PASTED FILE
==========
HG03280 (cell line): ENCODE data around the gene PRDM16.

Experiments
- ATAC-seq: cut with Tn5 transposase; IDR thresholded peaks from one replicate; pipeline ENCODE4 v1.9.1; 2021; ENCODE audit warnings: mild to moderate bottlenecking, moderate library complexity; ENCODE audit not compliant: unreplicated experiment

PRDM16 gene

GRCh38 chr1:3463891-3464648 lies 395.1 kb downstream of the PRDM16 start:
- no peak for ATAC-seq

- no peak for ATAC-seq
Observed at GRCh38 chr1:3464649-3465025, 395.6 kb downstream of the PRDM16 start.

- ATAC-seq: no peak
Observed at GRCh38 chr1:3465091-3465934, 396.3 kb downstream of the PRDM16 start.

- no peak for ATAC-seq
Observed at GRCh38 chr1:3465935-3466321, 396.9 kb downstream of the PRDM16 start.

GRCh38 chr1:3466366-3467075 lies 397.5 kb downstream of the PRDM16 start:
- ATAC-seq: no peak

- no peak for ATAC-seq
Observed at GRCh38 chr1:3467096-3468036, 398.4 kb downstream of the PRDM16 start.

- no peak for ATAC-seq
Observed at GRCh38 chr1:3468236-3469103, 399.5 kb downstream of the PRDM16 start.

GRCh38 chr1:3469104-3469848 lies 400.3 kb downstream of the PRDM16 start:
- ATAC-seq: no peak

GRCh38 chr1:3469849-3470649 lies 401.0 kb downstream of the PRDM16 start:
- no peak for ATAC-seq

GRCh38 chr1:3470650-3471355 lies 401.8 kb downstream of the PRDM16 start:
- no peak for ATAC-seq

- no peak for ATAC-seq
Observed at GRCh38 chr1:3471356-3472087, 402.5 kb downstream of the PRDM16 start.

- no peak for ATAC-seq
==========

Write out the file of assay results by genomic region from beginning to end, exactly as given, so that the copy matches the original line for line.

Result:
HG03280 (cell line): ENCODE data around the gene PRDM16.

Experiments
- ATAC-seq: cut with Tn5 transposase; IDR thresholded peaks from one replicate; pipeline ENCODE4 v1.9.1; 2021; ENCODE audit warnings: mild to moderate bottlenecking, moderate library complexity; ENCODE audit not compliant: unreplicated experiment

PRDM16 gene

GRCh38 chr1:3463891-3464648 lies 395.1 kb downstream of the PRDM16 start:
- no peak for ATAC-seq

- no peak for ATAC-seq
Observed at GRCh38 chr1:3464649-3465025, 395.6 kb downstream of the PRDM16 start.

- ATAC-seq: no peak
Observed at GRCh38 chr1:3465091-3465934, 396.3 kb downstream of the PRDM16 start.

- no peak for ATAC-seq
Observed at GRCh38 chr1:3465935-3466321, 396.9 kb downstream of the PRDM16 start.

GRCh38 chr1:3466366-3467075 lies 397.5 kb downstream of the PRDM16 start:
- ATAC-seq: no peak

- no peak for ATAC-seq
Observed at GRCh38 chr1:3467096-3468036, 398.4 kb downstream of the PRDM16 start.

- no peak for ATAC-seq
Observed at GRCh38 chr1:3468236-3469103, 399.5 kb downstream of the PRDM16 start.

GRCh38 chr1:3469104-3469848 lies 400.3 kb downstream of the PRDM16 start:
- ATAC-seq: no peak

GRCh38 chr1:3469849-3470649 lies 401.0 kb downstream of the PRDM16 start:
- no peak for ATAC-seq

GRCh38 chr1:3470650-3471355 lies 401.8 kb downstream of the PRDM16 start:
- no peak for ATAC-seq

- no peak for ATAC-seq
Observed at GRCh38 chr1:3471356-3472087, 402.5 kb downstream of the PRDM16 start.

- no peak for ATAC-seq